Sometimes words mean more than what they say—other times, they mean less. Sometimes they mean something else entirely. Words are used not only to communicate, but to intimidate. Rather than a thesis, a string of words might convey an emotion, an identity, a desire, or some other unspeakable message.

I use language that way too, but mostly in my writing I try to use words denotatively. I have to, because I generally consider writing to be the art of producing propositions that are true of what they describe. So you can imagine how my mind jams when I feed it a sentence like 'The search have led to a new theory' in which the number of searches is simultaneously one and more than one.

Over twenty years ago, Steven Pinker wrote a good article in The New Republic about 'the fallacies of the language mavens.' There, Pinker explained that some of the mavens' favorite grammar rules are really just historical artifacts of recent vintage. Pinker also pointed out some weaknesses in the arguments of famous language writers, like William Safire. Pinker is especially convincing when it comes to certain specific grammar rules, such as the one about split infinitives. But I couldn't help thinking that Pinker's attack on grammar rules might have been more powerful if in his article he had actually broken some of those rules. Well, maybe he tried. Maybe The New Republic had more copy editors in 1994 than it has today.

Pinker, who is a member of the Usage Panel for my dictionary of choice, recently wrote a book about writing called The Sense of Style: A Thinking Person's Guide to Writing in the 21st Century. I haven't read the book, but I'll bet it's a worthwhile read. Here are reviews of it from the New York Times and the New Yorker. Here too is a list of grammar "rules" that Pinker invites us to do away with. I note that subject-verb number agreement isn't among them.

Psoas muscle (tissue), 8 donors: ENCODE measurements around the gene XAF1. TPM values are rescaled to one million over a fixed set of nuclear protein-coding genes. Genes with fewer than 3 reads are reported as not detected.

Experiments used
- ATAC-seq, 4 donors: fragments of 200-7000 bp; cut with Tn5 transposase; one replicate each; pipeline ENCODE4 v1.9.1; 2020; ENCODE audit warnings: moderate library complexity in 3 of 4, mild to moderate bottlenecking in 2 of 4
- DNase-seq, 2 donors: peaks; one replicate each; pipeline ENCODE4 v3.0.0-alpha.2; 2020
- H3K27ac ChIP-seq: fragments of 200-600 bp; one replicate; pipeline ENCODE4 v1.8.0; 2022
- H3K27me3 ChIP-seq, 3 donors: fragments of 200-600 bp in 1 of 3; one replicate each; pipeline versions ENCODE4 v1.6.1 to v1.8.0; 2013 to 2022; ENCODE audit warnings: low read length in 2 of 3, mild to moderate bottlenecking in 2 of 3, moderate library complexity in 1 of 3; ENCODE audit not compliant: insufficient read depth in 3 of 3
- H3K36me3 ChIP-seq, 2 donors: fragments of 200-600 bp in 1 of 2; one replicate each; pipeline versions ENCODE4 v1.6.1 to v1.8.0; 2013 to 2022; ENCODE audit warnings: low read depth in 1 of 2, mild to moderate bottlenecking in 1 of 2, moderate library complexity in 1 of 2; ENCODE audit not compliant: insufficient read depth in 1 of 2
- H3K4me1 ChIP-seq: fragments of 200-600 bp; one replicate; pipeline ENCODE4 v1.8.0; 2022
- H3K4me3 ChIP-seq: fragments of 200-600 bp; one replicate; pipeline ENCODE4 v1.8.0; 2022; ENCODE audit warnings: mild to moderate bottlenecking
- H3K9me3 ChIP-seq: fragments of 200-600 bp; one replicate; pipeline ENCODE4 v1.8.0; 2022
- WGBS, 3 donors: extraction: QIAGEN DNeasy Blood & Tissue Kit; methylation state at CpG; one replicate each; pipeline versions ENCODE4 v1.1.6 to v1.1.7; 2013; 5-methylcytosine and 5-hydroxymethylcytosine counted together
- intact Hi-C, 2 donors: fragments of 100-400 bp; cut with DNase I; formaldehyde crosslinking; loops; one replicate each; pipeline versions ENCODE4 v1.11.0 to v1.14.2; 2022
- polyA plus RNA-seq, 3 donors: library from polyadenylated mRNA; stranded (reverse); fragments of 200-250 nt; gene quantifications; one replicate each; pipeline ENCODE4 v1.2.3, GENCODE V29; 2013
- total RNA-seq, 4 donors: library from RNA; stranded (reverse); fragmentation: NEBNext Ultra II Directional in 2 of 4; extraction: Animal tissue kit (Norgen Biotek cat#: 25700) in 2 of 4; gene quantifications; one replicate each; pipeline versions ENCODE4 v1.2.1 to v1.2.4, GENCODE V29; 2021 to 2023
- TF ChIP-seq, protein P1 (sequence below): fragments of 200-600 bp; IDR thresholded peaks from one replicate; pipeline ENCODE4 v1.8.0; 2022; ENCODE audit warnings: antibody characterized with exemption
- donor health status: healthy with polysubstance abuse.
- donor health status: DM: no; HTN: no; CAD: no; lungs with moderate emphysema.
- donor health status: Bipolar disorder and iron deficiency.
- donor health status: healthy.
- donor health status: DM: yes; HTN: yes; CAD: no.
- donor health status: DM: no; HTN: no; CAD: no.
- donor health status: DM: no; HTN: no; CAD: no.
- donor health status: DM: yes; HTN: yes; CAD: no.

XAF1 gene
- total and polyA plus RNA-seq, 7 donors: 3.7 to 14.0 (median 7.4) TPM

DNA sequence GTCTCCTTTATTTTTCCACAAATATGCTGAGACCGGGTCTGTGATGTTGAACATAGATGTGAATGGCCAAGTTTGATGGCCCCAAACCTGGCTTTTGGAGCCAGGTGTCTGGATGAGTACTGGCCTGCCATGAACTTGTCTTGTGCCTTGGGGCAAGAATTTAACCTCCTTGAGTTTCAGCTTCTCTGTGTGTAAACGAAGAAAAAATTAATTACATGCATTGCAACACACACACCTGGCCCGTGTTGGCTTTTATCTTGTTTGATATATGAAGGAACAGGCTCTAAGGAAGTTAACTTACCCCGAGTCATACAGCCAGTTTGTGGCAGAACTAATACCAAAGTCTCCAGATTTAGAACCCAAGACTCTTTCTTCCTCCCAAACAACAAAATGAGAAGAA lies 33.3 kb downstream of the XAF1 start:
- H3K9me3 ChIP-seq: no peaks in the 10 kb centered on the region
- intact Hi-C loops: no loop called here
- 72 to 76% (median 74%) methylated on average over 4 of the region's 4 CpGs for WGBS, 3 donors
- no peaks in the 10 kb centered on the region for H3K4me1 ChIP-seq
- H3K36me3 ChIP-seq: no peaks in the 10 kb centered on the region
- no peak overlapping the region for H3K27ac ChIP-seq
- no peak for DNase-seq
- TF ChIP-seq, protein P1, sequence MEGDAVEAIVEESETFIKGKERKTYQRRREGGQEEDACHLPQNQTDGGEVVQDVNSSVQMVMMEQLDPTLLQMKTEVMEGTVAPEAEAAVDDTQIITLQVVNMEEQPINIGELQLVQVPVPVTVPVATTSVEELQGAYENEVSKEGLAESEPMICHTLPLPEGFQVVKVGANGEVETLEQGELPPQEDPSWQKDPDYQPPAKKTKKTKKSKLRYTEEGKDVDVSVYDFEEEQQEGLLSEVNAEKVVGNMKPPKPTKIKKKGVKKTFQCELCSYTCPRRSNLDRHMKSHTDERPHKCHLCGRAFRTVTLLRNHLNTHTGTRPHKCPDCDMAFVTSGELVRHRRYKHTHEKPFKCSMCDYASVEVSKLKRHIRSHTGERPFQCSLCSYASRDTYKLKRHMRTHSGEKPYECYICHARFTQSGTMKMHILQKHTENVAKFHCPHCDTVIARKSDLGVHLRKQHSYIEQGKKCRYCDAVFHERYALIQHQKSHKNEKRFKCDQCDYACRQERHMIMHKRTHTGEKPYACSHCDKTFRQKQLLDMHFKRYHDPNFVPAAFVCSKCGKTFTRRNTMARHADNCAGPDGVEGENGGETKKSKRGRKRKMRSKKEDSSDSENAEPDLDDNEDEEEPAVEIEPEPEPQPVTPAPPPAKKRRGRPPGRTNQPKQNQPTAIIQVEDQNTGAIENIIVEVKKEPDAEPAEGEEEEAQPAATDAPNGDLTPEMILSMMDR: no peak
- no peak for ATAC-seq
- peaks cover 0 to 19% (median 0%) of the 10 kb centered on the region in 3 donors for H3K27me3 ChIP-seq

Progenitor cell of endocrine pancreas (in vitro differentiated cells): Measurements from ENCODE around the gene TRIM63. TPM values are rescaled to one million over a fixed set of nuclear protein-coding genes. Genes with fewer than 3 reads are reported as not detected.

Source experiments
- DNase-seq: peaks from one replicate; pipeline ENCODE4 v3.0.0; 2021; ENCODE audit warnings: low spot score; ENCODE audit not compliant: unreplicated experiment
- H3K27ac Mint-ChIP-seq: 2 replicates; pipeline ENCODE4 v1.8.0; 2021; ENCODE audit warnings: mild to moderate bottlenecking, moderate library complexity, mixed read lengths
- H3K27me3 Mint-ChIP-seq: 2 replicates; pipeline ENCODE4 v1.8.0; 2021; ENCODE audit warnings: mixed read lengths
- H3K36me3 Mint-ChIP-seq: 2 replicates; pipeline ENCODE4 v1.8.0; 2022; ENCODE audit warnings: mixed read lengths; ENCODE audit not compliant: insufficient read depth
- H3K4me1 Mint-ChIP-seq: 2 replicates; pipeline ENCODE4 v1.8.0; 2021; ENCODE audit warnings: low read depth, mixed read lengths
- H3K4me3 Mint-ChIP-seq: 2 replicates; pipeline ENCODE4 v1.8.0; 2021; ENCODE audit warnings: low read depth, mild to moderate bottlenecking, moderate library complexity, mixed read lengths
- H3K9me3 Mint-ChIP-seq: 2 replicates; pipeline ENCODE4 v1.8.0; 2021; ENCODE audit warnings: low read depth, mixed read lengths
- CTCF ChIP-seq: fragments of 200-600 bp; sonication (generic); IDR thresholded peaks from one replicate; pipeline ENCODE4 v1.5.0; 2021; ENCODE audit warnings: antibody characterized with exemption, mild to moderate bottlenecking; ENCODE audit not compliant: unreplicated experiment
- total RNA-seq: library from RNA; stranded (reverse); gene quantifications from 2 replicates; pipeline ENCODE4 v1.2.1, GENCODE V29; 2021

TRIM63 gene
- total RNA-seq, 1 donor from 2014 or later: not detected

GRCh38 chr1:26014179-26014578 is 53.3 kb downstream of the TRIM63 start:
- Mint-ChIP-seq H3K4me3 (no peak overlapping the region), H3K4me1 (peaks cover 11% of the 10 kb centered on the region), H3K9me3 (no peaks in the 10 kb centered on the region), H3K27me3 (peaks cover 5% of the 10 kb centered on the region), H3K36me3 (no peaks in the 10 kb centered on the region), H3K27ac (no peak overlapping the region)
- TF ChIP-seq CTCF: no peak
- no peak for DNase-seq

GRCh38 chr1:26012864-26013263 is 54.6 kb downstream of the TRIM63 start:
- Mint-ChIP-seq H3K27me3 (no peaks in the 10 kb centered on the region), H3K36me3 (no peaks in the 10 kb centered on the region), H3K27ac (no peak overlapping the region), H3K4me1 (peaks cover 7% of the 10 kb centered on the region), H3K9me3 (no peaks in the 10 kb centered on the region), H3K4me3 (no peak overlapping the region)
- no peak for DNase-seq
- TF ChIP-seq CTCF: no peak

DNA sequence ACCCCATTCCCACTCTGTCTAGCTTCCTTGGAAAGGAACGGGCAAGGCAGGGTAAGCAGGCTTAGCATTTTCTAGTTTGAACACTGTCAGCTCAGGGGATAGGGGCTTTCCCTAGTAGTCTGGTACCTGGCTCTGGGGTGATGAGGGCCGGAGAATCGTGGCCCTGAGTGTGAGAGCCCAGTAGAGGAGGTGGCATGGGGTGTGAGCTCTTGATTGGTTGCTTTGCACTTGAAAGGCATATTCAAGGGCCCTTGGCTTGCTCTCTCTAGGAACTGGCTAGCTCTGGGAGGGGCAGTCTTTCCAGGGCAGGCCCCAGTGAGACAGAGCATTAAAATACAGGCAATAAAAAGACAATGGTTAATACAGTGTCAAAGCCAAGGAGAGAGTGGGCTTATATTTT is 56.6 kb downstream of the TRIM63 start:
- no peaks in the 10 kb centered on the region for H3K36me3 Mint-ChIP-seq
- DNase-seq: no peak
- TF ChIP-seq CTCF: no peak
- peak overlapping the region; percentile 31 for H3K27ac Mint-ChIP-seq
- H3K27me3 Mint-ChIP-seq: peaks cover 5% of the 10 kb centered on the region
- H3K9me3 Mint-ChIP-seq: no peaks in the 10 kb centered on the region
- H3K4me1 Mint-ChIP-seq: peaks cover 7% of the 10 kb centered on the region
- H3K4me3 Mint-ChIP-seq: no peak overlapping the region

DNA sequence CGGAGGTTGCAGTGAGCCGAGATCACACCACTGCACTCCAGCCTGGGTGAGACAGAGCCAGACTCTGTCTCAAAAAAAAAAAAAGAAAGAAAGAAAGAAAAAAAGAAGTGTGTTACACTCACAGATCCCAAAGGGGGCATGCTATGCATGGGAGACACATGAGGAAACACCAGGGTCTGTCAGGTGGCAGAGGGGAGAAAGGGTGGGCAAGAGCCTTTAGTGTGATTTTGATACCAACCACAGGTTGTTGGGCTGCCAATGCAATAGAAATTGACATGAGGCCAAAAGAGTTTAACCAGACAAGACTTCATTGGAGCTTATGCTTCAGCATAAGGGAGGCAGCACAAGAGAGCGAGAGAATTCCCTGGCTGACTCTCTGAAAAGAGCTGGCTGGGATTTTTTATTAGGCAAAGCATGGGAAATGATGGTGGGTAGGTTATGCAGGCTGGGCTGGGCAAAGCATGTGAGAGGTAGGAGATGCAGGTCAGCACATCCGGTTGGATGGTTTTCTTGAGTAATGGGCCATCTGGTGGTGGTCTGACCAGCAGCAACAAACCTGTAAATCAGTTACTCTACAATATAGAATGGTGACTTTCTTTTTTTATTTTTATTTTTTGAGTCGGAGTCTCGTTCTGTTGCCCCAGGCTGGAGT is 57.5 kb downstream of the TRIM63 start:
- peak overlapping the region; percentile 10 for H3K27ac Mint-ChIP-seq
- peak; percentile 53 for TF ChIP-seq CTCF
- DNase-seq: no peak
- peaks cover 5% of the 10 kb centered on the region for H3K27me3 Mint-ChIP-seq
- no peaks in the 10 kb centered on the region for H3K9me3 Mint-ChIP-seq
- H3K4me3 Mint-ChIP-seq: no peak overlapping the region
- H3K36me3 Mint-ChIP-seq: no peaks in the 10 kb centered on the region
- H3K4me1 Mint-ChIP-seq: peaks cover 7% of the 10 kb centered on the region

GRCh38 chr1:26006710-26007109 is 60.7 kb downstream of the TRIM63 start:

Cutting a Triangle in Fourths, Cont'd

Consider an equilateral triangle in the xy-plane, centered at the origin.

1) By suitably rotating the triangle about its center, is it possible for each quadrant to contain one fourth of the triangle's area?

2) By suitably rotating the triangle about its center, is it possible for each quadrant to contain one fourth of the triangle's perimeter?

(See my previous post for animations.)

In short, the answer to problem (1) is "no." This can be proved from scratch or deduced from the information here.

As for problem (2), again the answer is no. This is not hard to see, if we begin with the premise that the only perimeter-bisecting lines passing through the center of the triangle are the three obvious ones that connect some vertex to the midpoint of its opposite side. More about this premise in a moment, but for now this fact is enough to solve the problem at hand. For suppose the triangle could be rotated so that each quadrant contains one fourth of its perimeter. In that case, the y-axis would bisect the perimeter (since the quarter in x > 0, y > 0 and the quarter in x > 0, y < 0 would add to half), and likewise the x-axis would also bisect the perimeter. There would exist perpendicular perimeter bisectors passing through the center. But none of the lines connecting vertices to midpoints of opposite sides are perpendicular to one another. In other words, there do not exist perpendicular perimeter bisectors passing through the center, and it follows that the triangle cannot be rotated in such a way that each quadrant contains one fourth of the triangle's perimeter.

Now as to that premise: I wrote up a couple of pages of discussion here about the fact that the only perimeter bisectors of an equilateral triangle are the obvious ones. (For amusement's sake, I approach the problem calculus-style.)

I was pleased to learn that a colleague of mine had pursued these problems in the margin of his in-flight magazine! All the mathematical travelers out there will be thanking the Wellendorff ring company for designing an ad with plenty of white space.

By the way, after a conversation with my colleague, I can describe the thought process reflected in these marginalia: what is being shown is that at any time when one quadrant has a quarter of the area, the quadrant immediately "behind" it will demonstrably not have a quarter of the area. Nice approach!

If you liked these problems, some related problems come to mind:

3) If possible, place an equilateral triangle in the xy-plane in such a way that each quadrant has one fourth of the triangle's area.

4) If possible, place an equilateral triangle in the xy-plane in such a way that each quadrant has one fourth of the triangle's perimeter.